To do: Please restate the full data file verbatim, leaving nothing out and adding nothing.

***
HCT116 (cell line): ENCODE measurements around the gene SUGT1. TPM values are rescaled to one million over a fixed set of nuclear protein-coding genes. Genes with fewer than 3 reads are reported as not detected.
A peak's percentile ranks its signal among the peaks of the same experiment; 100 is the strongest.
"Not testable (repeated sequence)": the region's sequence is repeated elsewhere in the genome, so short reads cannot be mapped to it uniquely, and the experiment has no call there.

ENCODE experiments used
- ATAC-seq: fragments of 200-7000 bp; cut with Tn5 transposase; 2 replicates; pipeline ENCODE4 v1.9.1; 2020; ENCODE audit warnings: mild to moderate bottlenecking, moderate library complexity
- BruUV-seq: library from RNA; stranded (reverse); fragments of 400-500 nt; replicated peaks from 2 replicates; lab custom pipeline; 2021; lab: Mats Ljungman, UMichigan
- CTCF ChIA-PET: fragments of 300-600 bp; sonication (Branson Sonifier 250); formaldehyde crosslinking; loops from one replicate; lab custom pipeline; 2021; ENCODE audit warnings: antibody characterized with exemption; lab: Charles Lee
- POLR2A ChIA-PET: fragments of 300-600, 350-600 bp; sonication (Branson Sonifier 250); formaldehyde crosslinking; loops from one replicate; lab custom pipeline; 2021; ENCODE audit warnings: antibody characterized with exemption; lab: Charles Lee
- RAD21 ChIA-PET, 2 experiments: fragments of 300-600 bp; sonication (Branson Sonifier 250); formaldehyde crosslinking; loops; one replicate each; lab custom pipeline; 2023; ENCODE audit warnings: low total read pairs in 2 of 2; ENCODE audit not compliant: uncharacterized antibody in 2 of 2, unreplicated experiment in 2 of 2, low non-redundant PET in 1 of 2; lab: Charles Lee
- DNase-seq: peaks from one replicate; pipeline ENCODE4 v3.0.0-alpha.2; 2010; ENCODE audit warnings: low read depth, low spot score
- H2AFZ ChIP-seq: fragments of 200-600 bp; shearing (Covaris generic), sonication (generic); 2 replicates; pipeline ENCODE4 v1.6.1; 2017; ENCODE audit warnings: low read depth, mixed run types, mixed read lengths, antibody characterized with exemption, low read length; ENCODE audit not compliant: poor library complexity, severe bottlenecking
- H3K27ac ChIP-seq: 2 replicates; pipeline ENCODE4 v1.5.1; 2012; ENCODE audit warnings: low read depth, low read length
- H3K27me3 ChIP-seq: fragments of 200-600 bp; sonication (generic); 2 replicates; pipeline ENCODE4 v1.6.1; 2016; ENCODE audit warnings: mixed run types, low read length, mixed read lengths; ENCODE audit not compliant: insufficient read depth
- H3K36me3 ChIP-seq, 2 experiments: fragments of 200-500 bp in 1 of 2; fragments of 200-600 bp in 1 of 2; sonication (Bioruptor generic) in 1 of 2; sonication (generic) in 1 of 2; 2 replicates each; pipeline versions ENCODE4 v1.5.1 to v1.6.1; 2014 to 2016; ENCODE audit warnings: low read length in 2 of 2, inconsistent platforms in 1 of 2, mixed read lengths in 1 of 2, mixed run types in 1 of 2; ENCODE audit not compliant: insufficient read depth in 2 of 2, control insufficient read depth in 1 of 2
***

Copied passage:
HCT116 (cell line): ENCODE measurements around the gene SUGT1. TPM values are rescaled to one million over a fixed set of nuclear protein-coding genes. Genes with fewer than 3 reads are reported as not detected.
A peak's percentile ranks its signal among the peaks of the same experiment; 100 is the strongest.
"Not testable (repeated sequence)": the region's sequence is repeated elsewhere in the genome, so short reads cannot be mapped to it uniquely, and the experiment has no call there.

ENCODE experiments used
- ATAC-seq: fragments of 200-7000 bp; cut with Tn5 transposase; 2 replicates; pipeline ENCODE4 v1.9.1; 2020; ENCODE audit warnings: mild to moderate bottlenecking, moderate library complexity
- BruUV-seq: library from RNA; stranded (reverse); fragments of 400-500 nt; replicated peaks from 2 replicates; lab custom pipeline; 2021; lab: Mats Ljungman, UMichigan
- CTCF ChIA-PET: fragments of 300-600 bp; sonication (Branson Sonifier 250); formaldehyde crosslinking; loops from one replicate; lab custom pipeline; 2021; ENCODE audit warnings: antibody characterized with exemption; lab: Charles Lee
- POLR2A ChIA-PET: fragments of 300-600, 350-600 bp; sonication (Branson Sonifier 250); formaldehyde crosslinking; loops from one replicate; lab custom pipeline; 2021; ENCODE audit warnings: antibody characterized with exemption; lab: Charles Lee
- RAD21 ChIA-PET, 2 experiments: fragments of 300-600 bp; sonication (Branson Sonifier 250); formaldehyde crosslinking; loops; one replicate each; lab custom pipeline; 2023; ENCODE audit warnings: low total read pairs in 2 of 2; ENCODE audit not compliant: uncharacterized antibody in 2 of 2, unreplicated experiment in 2 of 2, low non-redundant PET in 1 of 2; lab: Charles Lee
- DNase-seq: peaks from one replicate; pipeline ENCODE4 v3.0.0-alpha.2; 2010; ENCODE audit warnings: low read depth, low spot score
- H2AFZ ChIP-seq: fragments of 200-600 bp; shearing (Covaris generic), sonication (generic); 2 replicates; pipeline ENCODE4 v1.6.1; 2017; ENCODE audit warnings: low read depth, mixed run types, mixed read lengths, antibody characterized with exemption, low read length; ENCODE audit not compliant: poor library complexity, severe bottlenecking
- H3K27ac ChIP-seq: 2 replicates; pipeline ENCODE4 v1.5.1; 2012; ENCODE audit warnings: low read depth, low read length
- H3K27me3 ChIP-seq: fragments of 200-600 bp; sonication (generic); 2 replicates; pipeline ENCODE4 v1.6.1; 2016; ENCODE audit warnings: mixed run types, low read length, mixed read lengths; ENCODE audit not compliant: insufficient read depth
- H3K36me3 ChIP-seq, 2 experiments: fragments of 200-500 bp in 1 of 2; fragments of 200-600 bp in 1 of 2; sonication (Bioruptor generic) in 1 of 2; sonication (generic) in 1 of 2; 2 replicates each; pipeline versions ENCODE4 v1.5.1 to v1.6.1; 2014 to 2016; ENCODE audit warnings: low read length in 2 of 2, inconsistent platforms in 1 of 2, mixed read lengths in 1 of 2, mixed run types in 1 of 2; ENCODE audit not compliant: insufficient read depth in 2 of 2, control insufficient read depth in 1 of 2